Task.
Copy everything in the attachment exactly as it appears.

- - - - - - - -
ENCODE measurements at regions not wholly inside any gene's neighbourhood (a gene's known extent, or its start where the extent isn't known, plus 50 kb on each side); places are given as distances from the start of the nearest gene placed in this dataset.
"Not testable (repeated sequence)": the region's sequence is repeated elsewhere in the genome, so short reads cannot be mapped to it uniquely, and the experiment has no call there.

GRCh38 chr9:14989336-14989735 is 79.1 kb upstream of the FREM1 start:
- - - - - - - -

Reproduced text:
ENCODE measurements at regions not wholly inside any gene's neighbourhood (a gene's known extent, or its start where the extent isn't known, plus 50 kb on each side); places are given as distances from the start of the nearest gene placed in this dataset.
"Not testable (repeated sequence)": the region's sequence is repeated elsewhere in the genome, so short reads cannot be mapped to it uniquely, and the experiment has no call there.

GRCh38 chr9:14989336-14989735 is 79.1 kb upstream of the FREM1 start: